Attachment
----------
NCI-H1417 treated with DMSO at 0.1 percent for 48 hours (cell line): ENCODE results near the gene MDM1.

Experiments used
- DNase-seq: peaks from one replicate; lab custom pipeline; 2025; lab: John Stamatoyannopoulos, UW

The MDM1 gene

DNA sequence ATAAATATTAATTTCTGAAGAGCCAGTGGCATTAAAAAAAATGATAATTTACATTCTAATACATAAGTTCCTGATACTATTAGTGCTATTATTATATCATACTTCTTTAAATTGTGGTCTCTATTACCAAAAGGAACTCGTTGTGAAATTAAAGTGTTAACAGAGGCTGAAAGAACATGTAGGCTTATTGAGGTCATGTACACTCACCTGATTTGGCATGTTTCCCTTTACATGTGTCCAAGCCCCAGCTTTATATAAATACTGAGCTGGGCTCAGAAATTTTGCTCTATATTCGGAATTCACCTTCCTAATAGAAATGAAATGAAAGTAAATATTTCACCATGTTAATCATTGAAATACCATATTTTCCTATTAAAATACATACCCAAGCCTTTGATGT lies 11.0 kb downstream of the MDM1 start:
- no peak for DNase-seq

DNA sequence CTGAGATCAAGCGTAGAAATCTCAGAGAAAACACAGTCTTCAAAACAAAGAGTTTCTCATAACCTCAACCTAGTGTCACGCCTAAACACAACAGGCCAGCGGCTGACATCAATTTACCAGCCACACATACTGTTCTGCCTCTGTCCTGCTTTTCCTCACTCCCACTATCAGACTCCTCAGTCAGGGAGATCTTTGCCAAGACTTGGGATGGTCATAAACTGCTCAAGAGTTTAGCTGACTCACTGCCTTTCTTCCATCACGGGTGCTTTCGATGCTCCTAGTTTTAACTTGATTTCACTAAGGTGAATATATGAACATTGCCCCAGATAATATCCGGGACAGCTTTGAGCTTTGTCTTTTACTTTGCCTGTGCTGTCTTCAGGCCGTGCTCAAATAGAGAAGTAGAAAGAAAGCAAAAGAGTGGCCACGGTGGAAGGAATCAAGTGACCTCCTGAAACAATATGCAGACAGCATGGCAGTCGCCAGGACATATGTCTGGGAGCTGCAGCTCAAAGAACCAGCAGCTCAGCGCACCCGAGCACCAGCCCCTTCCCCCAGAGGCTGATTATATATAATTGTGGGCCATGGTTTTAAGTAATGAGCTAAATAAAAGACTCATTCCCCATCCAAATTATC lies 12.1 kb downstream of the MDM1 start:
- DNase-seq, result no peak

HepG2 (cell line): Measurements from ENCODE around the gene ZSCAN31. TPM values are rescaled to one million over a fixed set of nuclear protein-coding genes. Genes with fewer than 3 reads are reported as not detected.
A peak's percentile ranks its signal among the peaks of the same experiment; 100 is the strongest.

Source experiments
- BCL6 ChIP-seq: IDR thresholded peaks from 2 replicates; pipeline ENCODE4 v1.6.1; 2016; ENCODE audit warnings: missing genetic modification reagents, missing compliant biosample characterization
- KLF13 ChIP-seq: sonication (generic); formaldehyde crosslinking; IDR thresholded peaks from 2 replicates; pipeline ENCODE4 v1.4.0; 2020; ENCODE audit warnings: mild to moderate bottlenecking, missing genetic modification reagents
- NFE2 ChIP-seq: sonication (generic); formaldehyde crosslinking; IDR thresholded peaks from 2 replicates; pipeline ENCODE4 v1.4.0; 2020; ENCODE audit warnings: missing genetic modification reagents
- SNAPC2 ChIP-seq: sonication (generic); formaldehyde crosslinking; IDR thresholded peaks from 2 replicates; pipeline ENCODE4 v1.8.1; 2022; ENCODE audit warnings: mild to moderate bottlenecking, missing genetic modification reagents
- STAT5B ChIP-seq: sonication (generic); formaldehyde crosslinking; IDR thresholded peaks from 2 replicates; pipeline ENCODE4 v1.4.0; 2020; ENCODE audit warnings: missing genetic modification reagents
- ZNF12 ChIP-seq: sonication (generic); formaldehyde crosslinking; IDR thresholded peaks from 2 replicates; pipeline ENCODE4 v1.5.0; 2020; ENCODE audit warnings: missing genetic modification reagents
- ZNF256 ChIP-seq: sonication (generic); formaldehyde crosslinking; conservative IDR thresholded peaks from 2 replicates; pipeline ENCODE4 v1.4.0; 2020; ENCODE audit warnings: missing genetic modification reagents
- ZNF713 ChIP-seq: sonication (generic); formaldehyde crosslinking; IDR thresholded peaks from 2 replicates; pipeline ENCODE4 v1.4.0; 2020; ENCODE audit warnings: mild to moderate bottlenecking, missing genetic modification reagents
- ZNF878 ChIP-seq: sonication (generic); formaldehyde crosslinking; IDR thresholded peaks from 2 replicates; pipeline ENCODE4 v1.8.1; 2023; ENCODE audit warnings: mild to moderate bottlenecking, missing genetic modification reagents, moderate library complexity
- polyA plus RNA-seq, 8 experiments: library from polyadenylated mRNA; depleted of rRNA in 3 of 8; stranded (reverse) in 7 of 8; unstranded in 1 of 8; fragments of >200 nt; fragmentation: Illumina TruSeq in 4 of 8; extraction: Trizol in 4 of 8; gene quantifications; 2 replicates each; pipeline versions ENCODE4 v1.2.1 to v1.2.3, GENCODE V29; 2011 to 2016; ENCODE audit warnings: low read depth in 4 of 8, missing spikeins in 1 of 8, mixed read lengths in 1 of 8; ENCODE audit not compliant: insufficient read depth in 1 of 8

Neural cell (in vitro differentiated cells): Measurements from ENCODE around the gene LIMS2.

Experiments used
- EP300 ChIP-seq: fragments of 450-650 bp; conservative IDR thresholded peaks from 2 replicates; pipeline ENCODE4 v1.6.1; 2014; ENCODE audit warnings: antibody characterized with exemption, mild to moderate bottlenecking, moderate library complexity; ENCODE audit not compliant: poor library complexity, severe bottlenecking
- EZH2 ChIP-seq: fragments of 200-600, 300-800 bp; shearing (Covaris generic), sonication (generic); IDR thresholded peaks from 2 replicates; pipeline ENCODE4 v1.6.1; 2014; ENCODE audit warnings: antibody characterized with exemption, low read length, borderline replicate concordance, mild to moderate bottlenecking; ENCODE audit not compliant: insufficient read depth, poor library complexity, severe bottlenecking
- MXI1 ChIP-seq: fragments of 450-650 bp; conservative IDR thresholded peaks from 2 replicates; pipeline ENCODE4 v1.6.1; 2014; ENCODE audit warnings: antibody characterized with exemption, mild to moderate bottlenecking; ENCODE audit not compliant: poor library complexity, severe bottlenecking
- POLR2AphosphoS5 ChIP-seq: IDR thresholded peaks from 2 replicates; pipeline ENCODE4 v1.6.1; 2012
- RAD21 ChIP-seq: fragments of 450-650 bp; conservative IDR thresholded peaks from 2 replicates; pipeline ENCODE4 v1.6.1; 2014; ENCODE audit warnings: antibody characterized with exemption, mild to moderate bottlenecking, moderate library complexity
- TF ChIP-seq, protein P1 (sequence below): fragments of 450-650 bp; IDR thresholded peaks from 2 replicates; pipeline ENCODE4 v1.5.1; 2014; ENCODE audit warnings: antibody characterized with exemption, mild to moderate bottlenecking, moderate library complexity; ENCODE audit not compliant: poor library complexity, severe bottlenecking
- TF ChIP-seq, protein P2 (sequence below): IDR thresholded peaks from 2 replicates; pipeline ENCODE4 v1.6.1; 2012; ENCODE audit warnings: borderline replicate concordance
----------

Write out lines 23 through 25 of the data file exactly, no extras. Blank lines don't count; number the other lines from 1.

Experiments used
- EP300 ChIP-seq: fragments of 450-650 bp; conservative IDR thresholded peaks from 2 replicates; pipeline ENCODE4 v1.6.1; 2014; ENCODE audit warnings: antibody characterized with exemption, mild to moderate bottlenecking, moderate library complexity; ENCODE audit not compliant: poor library complexity, severe bottlenecking
- EZH2 ChIP-seq: fragments of 200-600, 300-800 bp; shearing (Covaris generic), sonication (generic); IDR thresholded peaks from 2 replicates; pipeline ENCODE4 v1.6.1; 2014; ENCODE audit warnings: antibody characterized with exemption, low read length, borderline replicate concordance, mild to moderate bottlenecking; ENCODE audit not compliant: insufficient read depth, poor library complexity, severe bottlenecking